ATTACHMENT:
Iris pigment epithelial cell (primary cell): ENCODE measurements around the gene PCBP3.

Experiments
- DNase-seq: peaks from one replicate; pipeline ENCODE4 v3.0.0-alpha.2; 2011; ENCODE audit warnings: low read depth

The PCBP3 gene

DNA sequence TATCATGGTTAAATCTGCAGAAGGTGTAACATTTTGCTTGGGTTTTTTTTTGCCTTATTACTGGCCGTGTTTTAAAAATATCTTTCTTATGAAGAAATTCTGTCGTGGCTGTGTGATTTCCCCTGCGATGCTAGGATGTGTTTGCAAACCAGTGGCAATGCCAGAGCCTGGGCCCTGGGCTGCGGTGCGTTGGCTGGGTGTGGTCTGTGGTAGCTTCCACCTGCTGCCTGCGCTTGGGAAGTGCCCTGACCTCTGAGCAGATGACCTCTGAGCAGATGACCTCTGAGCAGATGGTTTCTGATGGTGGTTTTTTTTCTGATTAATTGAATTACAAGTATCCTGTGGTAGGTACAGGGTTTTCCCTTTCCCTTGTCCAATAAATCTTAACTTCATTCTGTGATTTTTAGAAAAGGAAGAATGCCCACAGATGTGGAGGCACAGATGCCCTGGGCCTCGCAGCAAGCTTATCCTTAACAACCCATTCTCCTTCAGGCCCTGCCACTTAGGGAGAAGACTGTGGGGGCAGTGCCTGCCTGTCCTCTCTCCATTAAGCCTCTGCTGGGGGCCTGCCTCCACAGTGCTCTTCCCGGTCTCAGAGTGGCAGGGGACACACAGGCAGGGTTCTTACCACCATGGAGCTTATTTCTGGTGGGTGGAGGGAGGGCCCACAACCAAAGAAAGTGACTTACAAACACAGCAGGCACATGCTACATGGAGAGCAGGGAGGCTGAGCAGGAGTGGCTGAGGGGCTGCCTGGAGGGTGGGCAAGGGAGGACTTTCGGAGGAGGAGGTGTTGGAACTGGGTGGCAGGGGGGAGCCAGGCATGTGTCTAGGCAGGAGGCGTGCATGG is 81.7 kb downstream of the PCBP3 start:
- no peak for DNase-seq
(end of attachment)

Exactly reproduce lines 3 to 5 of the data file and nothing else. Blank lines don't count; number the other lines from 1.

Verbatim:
- DNase-seq: peaks from one replicate; pipeline ENCODE4 v3.0.0-alpha.2; 2011; ENCODE audit warnings: low read depth

The PCBP3 gene

DNA sequence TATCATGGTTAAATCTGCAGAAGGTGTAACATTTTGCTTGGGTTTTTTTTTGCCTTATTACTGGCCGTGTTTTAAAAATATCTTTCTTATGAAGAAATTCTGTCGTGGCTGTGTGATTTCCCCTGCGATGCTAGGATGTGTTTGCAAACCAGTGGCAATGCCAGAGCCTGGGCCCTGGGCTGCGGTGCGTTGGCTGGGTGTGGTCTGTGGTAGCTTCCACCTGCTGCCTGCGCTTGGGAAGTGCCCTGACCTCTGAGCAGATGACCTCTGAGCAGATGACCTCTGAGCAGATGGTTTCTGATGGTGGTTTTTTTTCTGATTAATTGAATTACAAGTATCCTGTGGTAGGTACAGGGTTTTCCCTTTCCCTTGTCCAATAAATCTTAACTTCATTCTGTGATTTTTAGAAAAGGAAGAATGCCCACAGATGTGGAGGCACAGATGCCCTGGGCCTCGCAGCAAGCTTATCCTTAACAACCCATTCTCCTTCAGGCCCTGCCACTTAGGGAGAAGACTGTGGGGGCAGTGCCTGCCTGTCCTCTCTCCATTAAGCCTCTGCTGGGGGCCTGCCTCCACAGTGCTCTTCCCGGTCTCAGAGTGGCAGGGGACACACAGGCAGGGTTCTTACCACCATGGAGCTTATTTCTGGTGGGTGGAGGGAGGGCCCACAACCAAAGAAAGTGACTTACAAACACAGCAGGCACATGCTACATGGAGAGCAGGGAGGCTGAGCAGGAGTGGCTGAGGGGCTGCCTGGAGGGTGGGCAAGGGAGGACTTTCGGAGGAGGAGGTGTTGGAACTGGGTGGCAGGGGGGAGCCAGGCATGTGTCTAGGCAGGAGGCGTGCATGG is 81.7 kb downstream of the PCBP3 start: